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Downtown Sees Uptick in Tourists as 9/11 Anniversary Approaches

By Julie Shapiro

DNAinfo Reporter/Producer

LOWER MANHATTAN — Even before news broke of Osama bin Laden's death, and months before the 9/11 memorial opens to the public, lower Manhattan has seen the number of tourists in the area almost double compared to last year.

In the first three months of 2011, the Downtown Alliance counted 875,000 tourists at major events and attractions below Chambers Street — a 45 percent increase compared to the same period in 2010.

"Lower Manhattan has something for everyone and the tourists know it," Downtown Alliance President Liz Berger said. "Tourism is a thriving business here in lower Manhattan. It has increased each year and we expect it to keep growing."

This Downtown Alliance kiosk near the World Trade Center has seen thousands more visitors this year than last year.
This Downtown Alliance kiosk near the World Trade Center has seen thousands more visitors this year than last year.
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DNAinfo/Julie Shapiro

It's too soon to say how many people have come to Ground Zero and the surrounding areas in the wake of bin Laden's death, or how many more will come on Thursday in hopes of catching a glimpse of President Barack Obama when he visits the site.

Berger said tourists are an important part of lower Manhattan's economy, spurring the development of 12 hotels since 9/11 and supporting the neighborhood's 447 restaurants and 626 retailers.

The recent Downtown Alliance numbers also showed an influx of tourists visiting the Alliance's two information kiosks.

As of the middle of April, the Alliance's World Trade Center kiosk had seen nearly 40,000 more visitors so far this year compared to last year, Berger said. In the same period, the kiosk in the World Financial Center saw an additional 87,000 visitors this year, nearly twice as many as last year.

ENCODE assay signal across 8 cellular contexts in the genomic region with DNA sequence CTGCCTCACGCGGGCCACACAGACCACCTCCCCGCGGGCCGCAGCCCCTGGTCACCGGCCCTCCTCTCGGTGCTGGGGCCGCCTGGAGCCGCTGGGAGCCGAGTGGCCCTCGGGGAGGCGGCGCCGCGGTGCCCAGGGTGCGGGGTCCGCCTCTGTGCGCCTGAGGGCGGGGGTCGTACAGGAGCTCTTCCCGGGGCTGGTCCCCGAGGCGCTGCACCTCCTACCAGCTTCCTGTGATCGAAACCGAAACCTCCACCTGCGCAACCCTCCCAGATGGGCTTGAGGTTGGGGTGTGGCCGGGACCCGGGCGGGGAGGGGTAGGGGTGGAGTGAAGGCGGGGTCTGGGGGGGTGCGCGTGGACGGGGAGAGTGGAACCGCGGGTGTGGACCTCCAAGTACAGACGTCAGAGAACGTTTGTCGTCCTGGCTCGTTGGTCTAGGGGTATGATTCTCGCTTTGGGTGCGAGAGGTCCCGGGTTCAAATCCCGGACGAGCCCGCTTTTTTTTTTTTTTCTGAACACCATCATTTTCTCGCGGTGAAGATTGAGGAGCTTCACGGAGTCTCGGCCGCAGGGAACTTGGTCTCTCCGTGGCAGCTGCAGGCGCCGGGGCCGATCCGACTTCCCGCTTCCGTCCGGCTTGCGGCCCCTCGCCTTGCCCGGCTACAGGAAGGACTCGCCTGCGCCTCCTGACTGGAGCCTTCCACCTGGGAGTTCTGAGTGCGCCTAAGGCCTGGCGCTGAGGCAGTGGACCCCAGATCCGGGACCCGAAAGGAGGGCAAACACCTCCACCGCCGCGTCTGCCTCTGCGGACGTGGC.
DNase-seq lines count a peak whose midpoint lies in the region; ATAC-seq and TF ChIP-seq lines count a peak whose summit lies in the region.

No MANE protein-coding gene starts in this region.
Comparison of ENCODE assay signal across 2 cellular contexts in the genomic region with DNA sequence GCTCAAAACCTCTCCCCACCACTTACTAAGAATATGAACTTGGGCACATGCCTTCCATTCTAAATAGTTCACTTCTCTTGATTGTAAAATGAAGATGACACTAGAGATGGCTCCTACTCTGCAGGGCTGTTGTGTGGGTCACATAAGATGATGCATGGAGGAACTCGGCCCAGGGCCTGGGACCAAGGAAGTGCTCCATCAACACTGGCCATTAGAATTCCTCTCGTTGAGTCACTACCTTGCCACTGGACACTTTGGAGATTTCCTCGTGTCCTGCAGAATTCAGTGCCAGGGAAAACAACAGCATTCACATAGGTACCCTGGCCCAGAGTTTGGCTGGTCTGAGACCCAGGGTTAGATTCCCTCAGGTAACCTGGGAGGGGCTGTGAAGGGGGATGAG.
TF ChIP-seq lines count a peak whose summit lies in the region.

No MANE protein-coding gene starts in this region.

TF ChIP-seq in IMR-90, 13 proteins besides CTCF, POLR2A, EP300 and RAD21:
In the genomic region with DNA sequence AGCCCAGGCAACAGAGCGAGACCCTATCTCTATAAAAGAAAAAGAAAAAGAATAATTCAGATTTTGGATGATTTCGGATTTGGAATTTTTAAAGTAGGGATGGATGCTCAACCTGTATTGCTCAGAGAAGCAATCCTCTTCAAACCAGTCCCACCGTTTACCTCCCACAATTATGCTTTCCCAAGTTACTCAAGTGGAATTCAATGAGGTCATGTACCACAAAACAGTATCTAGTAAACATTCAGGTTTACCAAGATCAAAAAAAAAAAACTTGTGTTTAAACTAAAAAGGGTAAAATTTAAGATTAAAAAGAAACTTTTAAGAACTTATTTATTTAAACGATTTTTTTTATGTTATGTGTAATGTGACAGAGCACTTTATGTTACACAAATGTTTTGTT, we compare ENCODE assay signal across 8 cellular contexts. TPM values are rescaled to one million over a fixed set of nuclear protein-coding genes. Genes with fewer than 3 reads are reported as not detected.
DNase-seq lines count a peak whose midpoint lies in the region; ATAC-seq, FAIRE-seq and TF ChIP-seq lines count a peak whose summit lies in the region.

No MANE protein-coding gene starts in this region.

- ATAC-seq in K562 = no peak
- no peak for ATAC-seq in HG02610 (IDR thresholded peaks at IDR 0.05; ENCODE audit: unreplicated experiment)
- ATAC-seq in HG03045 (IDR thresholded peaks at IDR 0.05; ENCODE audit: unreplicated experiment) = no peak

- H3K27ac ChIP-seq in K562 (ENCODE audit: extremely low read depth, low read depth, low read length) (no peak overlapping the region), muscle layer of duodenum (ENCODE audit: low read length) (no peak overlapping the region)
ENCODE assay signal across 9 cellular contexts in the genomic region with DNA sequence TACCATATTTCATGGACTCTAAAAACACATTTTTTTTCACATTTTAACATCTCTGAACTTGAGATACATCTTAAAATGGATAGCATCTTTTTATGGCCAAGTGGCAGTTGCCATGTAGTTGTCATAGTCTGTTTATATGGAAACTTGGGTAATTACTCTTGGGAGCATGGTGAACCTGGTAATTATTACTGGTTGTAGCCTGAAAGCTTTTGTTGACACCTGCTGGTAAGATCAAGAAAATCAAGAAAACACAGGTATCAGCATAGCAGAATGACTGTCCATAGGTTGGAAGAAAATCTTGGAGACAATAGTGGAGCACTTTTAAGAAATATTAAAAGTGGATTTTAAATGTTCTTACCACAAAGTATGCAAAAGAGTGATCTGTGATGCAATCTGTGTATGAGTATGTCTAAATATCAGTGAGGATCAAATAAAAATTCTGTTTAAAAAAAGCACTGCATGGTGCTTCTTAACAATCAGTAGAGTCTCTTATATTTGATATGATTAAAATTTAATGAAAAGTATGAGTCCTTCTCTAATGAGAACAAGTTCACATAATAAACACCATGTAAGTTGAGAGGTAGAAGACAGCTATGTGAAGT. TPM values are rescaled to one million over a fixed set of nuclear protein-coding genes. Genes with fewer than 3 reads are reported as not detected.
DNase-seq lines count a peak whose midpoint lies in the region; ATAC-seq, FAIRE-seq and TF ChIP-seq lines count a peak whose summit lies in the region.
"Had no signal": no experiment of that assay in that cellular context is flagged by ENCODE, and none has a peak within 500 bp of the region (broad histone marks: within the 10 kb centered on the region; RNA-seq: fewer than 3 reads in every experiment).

Jennifer Adams, CEO of the Tribute WTC Visitor Center, has also noticed an increase. The Tribute Center saw 44,700 visitors this March, 15 percent more than last year and their best March on record. The April numbers look similar, Adams said.

"I think some of it is the 10th anniversary — a lot of people are asking about the memorial and when it will open," Adams said. "But it's also the economy coming back."

The influx of tourists has been a boon for neighborhood business, especially companies that offer tours.

Myron Baer, chief operating officer of the tour company Uncle Sam's New York, is regularly selling out his downtown tours, especially "Heroes of the World Trade Center," which focuses on 9/11.

"Rain, shine, people don't care — they want to do the tour," Baer said. "It went from being our lowest tour to our highest almost overnight."

Local residents and workers, though, aren't always thrilled to share their sidewalks with throngs of out-of-towners.

"It's very, very crowded on the streets right now," said Mary Perillo, who has lived across from the World Trade Center for 28 years. "I feel like I'm tripping over people."

Perillo worries that the congestion will get even worse when the 9/11 memorial opens this fall, drawing millions of additional tourists and hundreds of buses to lower Manhattan.

Rob Kressler, 39, a consultant working at World Trade Center Tower 4, said he already has to dodge tourists who aren't paying attention to where they're going.

"My biggest complaint is that everyone is always looking up," Kressler said. "They tend to bump into things and almost get hit by cars. There's a lot of picture-taking — I've gotten used to ducking a lot."

Still, Kressler said he was glad to have the tourists bringing money into the neighborhood.

Kevin Tracy, 53, an ironworker at One World Trade Center, said he'd rather see too many people downtown than too few.

"At least it's alive down here," Tracy said. "I think it's great."

One of the biggest defenders of the tourists is Clive Burrow, chairman of the Lower Manhattan Marketing Association, who said it's important for New Yorkers to remember the opportunities visitors bring.

"The growth of tourists in this town enables us to have thousands of restaurants, hundreds of theaters and dozens of museums that we couldn't otherwise afford to have," Burrow said. "When people say they hate tourists, the other side of the quality-of-life coin is those benefits."